One of the things that’s become increasingly important to me, one of the things I seek out in friends, teachers, elders and mentors is authenticity. There’s something beautiful, vulnerable and divine about authenticity. Those that are brave enough to be soft and grounded enough to be clear- whooooosh, my spirit moves closer to theirs. I’ve spent the last few years both consciously and unconsciously collecting people, mostly women, who are tribe. Several are older than me, most complement one another, and all are like pillars in the sand supporting the sometimes rocky home called -me.
Students have asked what brings me to the yoga studio. I keep my stuff out of the room because honestly...that's where it should be. It whole-heartedly informs my work, but the studio is a place to be held, and I assure you it will always aim to be just that. This post shoots for authenticity and connection with maybe one of you. Knowing what's in the room can sometimes bring us closer together.
I've spent the last few years floating somewhere between hidden and transparent. I've spent them apologizing, growing, learning, braving, crumbling, loving and living.
Five years ago, my MBA team was invited to a prestigious business school competition in TX, I was four weeks away from running my second Boston marathon and eight weeks away from graduation. I accepted a job offer. We were planning a family. I did not have a therapist, did not practice yoga and didn’t bat an eyelash if asked to remember everything. PTSD was on the TV, empathy beat in my heart and polite rang through my tone. Independence felt easy, communication felt light and the future felt expected. By no means had my life been free of challenge and history, but by my own evaluation, the coping skills (whether healthy or not) I’d spent years honing served me at nearly every pass.
Five years ago, very quickly my life changed. The lives of people I love changed. And although it's all based on timing, and timing is everything- girl when it's good, I'm sure it can be really really good, but when timing is bad it can be horr-i-ble. My timing was bad. The girls timing was bad. We were doing everything right and got burned.
When I turn on the TV today and see horrific stories of school shootings, of accidents or other unimaginable events, I think to myself- Its only their Day 1. They don't even know what's coming.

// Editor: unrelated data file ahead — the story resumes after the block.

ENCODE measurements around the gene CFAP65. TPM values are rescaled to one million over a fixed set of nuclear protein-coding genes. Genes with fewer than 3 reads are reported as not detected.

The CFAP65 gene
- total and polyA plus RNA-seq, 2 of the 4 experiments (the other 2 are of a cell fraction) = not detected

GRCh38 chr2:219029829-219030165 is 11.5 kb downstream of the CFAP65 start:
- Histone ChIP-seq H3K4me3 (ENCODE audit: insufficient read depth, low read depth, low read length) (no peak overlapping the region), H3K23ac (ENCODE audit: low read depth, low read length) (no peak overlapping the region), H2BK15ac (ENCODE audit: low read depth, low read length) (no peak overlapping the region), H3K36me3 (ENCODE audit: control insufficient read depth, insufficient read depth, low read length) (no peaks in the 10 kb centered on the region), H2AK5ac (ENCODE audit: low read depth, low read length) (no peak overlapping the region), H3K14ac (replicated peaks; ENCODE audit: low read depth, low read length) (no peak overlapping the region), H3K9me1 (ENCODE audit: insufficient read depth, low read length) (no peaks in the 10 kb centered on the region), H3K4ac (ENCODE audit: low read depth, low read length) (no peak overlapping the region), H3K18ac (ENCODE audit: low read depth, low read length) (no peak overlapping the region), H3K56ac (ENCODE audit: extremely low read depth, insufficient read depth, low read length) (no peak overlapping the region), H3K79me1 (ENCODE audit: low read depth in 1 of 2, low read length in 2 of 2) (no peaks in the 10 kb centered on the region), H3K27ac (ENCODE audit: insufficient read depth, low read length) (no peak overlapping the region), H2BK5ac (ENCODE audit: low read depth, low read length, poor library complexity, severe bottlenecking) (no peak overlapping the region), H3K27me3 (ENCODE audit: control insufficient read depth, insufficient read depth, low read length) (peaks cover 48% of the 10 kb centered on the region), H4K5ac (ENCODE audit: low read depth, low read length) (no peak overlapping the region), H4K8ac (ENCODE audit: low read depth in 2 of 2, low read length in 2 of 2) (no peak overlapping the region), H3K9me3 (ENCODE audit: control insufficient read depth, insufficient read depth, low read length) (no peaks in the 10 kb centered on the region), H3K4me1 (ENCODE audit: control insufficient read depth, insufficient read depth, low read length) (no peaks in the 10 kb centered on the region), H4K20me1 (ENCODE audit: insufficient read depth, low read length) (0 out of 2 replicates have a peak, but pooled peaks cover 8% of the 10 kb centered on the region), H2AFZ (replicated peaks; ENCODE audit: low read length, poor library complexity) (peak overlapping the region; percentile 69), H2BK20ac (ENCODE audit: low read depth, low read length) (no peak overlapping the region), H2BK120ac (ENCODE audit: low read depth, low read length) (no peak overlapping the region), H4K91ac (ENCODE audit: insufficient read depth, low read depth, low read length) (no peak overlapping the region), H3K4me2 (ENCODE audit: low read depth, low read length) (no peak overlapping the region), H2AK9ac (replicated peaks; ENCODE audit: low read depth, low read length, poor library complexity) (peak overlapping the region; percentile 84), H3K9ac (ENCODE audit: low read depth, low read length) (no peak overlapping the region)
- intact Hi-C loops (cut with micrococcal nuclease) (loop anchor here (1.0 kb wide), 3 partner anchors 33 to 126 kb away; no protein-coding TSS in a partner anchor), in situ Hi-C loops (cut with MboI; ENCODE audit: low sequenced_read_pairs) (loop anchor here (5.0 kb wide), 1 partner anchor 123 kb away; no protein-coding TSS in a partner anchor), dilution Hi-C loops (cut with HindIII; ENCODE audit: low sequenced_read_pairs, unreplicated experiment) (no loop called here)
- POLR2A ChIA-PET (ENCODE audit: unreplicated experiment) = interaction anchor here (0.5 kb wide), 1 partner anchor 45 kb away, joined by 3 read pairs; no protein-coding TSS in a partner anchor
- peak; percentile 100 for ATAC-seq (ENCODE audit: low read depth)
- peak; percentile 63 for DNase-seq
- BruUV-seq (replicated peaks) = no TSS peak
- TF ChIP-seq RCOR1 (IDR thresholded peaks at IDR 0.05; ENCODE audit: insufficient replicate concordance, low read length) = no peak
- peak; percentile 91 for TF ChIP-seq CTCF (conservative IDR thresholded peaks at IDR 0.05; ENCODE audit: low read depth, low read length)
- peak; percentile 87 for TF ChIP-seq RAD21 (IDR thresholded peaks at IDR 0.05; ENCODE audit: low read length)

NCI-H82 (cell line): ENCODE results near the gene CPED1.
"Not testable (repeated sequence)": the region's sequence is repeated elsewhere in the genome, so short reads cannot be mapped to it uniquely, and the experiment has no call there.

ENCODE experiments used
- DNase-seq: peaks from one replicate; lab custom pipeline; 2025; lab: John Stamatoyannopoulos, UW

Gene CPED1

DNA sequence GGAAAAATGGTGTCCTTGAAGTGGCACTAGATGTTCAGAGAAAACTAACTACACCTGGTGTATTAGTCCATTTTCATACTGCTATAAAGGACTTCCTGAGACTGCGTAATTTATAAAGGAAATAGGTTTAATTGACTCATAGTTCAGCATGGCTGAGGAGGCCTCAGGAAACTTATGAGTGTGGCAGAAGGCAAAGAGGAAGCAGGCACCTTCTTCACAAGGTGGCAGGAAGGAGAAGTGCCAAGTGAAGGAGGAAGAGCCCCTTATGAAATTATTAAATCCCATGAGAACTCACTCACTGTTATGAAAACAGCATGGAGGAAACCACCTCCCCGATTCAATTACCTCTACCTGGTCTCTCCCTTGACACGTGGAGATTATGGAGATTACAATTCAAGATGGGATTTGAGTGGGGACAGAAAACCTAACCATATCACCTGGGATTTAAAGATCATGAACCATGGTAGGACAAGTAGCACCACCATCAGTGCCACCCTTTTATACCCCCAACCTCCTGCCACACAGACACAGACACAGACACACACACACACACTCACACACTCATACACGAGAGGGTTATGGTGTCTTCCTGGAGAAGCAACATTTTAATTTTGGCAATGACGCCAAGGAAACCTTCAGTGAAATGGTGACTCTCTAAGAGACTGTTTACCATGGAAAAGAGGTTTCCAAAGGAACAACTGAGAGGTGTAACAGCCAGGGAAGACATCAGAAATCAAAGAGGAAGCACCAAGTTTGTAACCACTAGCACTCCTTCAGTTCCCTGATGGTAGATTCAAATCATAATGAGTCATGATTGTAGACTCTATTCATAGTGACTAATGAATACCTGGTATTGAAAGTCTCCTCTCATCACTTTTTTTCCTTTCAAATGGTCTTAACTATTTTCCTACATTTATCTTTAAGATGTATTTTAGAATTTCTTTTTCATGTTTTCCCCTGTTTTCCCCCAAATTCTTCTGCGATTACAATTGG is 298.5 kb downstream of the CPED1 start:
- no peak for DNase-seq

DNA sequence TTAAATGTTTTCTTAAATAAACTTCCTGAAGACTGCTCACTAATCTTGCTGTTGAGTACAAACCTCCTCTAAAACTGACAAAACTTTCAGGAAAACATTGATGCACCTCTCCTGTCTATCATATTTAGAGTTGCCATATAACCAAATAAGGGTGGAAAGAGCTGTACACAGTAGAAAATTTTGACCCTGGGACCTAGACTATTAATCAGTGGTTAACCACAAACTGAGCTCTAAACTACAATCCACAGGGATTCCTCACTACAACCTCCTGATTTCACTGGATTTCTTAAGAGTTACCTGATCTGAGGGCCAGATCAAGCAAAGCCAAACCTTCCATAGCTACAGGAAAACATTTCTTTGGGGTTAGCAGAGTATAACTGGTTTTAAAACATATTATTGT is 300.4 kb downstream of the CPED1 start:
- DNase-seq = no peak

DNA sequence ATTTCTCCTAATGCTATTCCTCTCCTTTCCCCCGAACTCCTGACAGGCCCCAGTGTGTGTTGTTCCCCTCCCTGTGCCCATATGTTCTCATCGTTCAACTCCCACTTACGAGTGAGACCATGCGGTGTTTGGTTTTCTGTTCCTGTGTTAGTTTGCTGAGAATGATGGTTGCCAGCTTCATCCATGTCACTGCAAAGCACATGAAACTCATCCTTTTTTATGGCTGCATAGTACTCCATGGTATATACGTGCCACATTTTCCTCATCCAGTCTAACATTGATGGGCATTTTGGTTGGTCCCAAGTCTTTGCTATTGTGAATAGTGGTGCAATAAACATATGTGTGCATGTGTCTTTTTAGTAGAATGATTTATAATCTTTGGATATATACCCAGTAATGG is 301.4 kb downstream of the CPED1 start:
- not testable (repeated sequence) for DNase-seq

For many of them, for all of us really- my wish is that nothing comes. That the event moves through their body, their brain and their spirit and with all the supports available in the world, my wish for them is peace. I'm not sure how often that happens. I hope for some it does.
That did not happen for me. It probably took me six months before I realized something was quite wrong. And it took another seven before I made a move toward change. It took a year for me to fall hard into athletic vinyasa yoga and another for me to realize I couldn't breathe. It took another year for me to say the word PTSD out loud and acknowledge that might fit me. My heart beat so fast it was purposefully burned, my memory so jumbled I had to stop working, my look so reminiscent my hair turned purple.
Panic ended friendships not for lack of will, but because I couldn't imagine being a friend again. Panic halted my sleep- not because I couldn't, but because I'd wake so terrified- over and over and over again. Panic stole my ability to drive a car- not because I couldn't, but because my freeze response was so intense all I did was sit still at the wheel. Panic stole my ability to travel, not for fear of accidents, but because I couldn't stand to be away from this city and my people. Panic stole my ability to live lightly.
I would go back to my former life in a heartbeat. I don't believe anything happens for the sake of lesson learning. But today, five years since a bomb robbed friends of their former lives, me of my former self and my husband his former wife- I'm grateful for where I am.
first time back 2016
I will never be that runner girl again, the MBA student waiting to start her job, the wife that found laughter easily or the friend I once was. Trauma changes you. It changed me. I'm still learning. Still hurdling. And still searching. You'll still see purposeful streaks of purple in my hair. But today, my husband and I are strong because we've lived, I'm a mama to babe who brings calm to my core, I'm a friend to some I never would have met and hold dear the ones who hold me close. I'm a student to a practice that sets my soul on fire. I speak more mindfully and with honesty. My ability to to connect with others, offer this practice and to type an authentic ugly-this-is-me blog- is a giant #$%k you to the asses who tried to take my life away. They failed and they failed hard.
Cheers to authenticity. And to bear ears on your hood.